|Publication number||US6315075 B1|
|Application number||US 09/508,586|
|Publication date||Nov 13, 2001|
|Filing date||May 29, 1998|
|Priority date||May 29, 1998|
|Also published as||WO1999063197A1|
|Publication number||09508586, 508586, PCT/1998/832, PCT/IB/1998/000832, PCT/IB/1998/00832, PCT/IB/98/000832, PCT/IB/98/00832, PCT/IB1998/000832, PCT/IB1998/00832, PCT/IB1998000832, PCT/IB199800832, PCT/IB98/000832, PCT/IB98/00832, PCT/IB98000832, PCT/IB9800832, US 6315075 B1, US 6315075B1, US-B1-6315075, US6315075 B1, US6315075B1|
|Original Assignee||Schlumberger Technology Corporation|
|Export Citation||BiBTeX, EndNote, RefMan|
|Patent Citations (6), Referenced by (18), Classifications (13), Legal Events (4)|
|External Links: USPTO, USPTO Assignment, Espacenet|
The present invention relates to borehole logging tools, and in particular to aspects of an actuating mechanism for a seismic shuttle logging tool in which a sensor package is urged against the wall of a borehole.
Seismic shuttle logging tools are know for use in performing vertical seismic profile surveys from boreholes to evaluate the surrounding underground formations. A multi-shuttle seismic tool comprises a number of similar tools (shuttles) linked together by means of a cable and logged through a borehole while seismic signals are generated at the surface. At each measurement level, each shuttle is anchored to the wall of a borehole during a measurement operation by means of an anchoring arm. In VSP surveys, it is necessary to make measurements at a number of levels in a borehole so the tool anchoring must be released to allow the tool to be moved and then re-engaged at the next level. The time taken for the anchor to release and to re-engage can be a significant factor in the time taken to make a measurement at each level. In Schlumberger's Combinable Seismic Imager tool (CSI) the anchoring arm of each shuttle extended under spring bias and a drive motor is used to provide the anchoring force or retraction. Aspects of the CSI are described in U.S. Pat. No. 4,563,757; U.S. Pat. No. 4,575,831; U.S. Pat. No. 4,987,969; and U.S. Pat. No. 5,200,581. In particular, patents '757 and '831 relate in particular to the anchoring mechanism and procedure. A schematic figure from the patents is shown in FIG. 1. This prior art arrangement includes a motor 35, an output reducer 36 with an electromagnetic brake 37 and an output shaft to a coupling device 39 comprising a clutch 50, a mechanical logic 51 and torque limiter 54. The mechanical logic 51 includes studs located in helical, V-shaped, cam slots which serve to bring the clutch into engagement on operation of the motor. Drive is transmitted to a push rod 34 connected to the anchoring arms 31, 32 by means of a ball screw 40 and nut 41. The anchoring arms are urged away from the tool body 29 by a leaf spring 43 which is fixed to the tool body 29 and bears upon the arm 31. When in the open position, a pad 30 at the end of the arms 31, 32 engages the borehole wall and causes the tool body 29 to be pushed against the opposite side of the borehole where it can be anchored for use. The motor 35 is used to provide the extra anchoring force to the arms 31,32 and to withdraw the arms when the tool is run in or pulled out of the borehole. When the tool is to be moved to a different level, the action of the clutch 50 allows the motor to be disengaged and the arms held only by the force of the leaf spring 43.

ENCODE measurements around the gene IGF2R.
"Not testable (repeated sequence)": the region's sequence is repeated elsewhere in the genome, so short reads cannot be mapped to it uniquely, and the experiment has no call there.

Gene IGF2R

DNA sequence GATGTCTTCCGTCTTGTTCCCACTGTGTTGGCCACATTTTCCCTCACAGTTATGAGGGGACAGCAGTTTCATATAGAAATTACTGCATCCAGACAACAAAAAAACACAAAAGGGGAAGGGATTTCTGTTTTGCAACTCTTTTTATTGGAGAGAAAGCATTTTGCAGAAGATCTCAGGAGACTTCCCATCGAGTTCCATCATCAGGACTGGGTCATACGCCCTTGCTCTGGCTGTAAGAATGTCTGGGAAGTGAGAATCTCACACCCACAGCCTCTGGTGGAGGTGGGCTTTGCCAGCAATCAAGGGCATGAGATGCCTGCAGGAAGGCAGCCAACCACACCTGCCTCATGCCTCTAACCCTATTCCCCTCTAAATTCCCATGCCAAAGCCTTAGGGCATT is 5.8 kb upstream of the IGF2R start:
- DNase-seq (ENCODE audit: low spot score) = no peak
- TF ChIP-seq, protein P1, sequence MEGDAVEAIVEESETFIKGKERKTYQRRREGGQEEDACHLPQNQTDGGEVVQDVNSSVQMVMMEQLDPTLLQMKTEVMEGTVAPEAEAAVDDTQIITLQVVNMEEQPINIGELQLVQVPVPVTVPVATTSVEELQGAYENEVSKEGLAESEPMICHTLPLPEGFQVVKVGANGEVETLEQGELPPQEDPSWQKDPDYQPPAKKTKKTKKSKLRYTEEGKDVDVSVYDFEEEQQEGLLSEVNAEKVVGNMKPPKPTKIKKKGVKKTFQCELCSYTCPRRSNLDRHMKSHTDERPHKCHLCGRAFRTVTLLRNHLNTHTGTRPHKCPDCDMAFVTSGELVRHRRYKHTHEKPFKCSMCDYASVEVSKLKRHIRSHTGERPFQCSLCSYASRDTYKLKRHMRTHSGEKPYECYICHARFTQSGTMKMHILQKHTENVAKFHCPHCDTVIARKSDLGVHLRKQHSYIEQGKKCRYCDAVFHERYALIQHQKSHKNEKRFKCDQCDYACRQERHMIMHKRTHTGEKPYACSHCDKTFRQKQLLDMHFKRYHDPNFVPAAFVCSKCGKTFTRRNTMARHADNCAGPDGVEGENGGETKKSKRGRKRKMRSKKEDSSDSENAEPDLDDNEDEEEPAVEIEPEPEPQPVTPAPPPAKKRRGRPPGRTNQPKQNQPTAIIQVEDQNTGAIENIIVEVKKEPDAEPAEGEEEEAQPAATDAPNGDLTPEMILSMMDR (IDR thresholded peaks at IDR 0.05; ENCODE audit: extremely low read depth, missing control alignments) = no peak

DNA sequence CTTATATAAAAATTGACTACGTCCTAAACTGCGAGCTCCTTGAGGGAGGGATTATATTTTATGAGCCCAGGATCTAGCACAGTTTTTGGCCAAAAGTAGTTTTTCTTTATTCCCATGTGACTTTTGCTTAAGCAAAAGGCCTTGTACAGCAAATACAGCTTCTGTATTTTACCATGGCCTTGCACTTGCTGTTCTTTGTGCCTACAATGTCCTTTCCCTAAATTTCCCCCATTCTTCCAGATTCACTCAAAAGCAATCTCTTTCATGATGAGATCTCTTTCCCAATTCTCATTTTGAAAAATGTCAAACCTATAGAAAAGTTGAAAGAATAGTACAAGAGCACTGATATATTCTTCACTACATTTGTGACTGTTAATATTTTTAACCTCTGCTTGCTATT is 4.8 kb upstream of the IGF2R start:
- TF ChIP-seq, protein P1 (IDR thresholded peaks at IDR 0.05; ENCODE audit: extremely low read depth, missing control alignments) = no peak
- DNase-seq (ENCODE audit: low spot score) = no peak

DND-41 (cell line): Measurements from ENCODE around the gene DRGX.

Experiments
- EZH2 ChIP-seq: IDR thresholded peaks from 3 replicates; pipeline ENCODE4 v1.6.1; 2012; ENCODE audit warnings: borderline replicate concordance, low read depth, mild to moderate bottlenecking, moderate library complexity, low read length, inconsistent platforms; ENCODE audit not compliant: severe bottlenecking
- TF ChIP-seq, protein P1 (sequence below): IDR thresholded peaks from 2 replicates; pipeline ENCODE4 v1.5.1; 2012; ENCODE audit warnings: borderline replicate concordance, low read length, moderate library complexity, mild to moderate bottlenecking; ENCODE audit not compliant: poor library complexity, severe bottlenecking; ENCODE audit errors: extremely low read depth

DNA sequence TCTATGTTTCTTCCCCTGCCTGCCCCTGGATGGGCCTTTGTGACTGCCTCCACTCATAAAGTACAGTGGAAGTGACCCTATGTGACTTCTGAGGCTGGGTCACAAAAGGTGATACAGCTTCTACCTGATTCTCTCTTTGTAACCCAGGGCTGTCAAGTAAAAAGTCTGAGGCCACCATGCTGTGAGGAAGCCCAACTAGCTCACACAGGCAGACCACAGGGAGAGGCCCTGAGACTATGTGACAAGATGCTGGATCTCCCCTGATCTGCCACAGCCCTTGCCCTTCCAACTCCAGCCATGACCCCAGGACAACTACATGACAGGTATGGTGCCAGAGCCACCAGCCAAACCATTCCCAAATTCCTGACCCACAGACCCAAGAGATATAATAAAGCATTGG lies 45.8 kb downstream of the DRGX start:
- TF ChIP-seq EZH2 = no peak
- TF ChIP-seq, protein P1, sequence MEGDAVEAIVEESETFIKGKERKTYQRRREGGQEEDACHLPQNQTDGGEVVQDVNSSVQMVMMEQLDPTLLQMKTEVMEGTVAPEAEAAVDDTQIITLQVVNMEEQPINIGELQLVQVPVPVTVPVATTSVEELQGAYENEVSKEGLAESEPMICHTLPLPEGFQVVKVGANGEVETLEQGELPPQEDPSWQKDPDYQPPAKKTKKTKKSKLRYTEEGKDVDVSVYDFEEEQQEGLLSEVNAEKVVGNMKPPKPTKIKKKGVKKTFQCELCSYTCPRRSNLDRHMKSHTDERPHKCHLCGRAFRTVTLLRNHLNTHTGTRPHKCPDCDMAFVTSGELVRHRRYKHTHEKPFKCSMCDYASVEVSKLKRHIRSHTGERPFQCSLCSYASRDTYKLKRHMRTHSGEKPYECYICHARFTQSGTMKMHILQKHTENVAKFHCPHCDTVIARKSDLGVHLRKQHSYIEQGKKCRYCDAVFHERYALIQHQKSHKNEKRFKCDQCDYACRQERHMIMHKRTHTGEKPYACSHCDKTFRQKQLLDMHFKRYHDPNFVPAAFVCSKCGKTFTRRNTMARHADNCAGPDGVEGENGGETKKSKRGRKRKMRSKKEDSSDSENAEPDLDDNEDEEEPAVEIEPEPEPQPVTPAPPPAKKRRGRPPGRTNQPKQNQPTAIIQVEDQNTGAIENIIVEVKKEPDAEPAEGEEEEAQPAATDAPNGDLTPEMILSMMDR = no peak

The present invention has as its object a tool which has an anchoring arm which can be anchored and released in a relatively short time and in which the anchoring mechanism can be relatively compact.
The present invention provides a borehole tool comprising a tool body having at least one sensor package and an anchoring mechanism, the anchoring mechanism comprising:
a) a drive mechanism including a motor, a drive shaft and a clutch;
b) an anchoring arm moveable between first and second positions relative to the tool body;
c) a push rod connecting the anchoring arm to the drive mechanism; and
d) a spring acting to bias the arm into a first position relative to the tool body;
characterised in that the push rod extends through the clutch mechanism and is engaged by the spring to bias the arm into the first position, and is also driven by the drive mechanism through the clutch to move the arm between the first and second positions.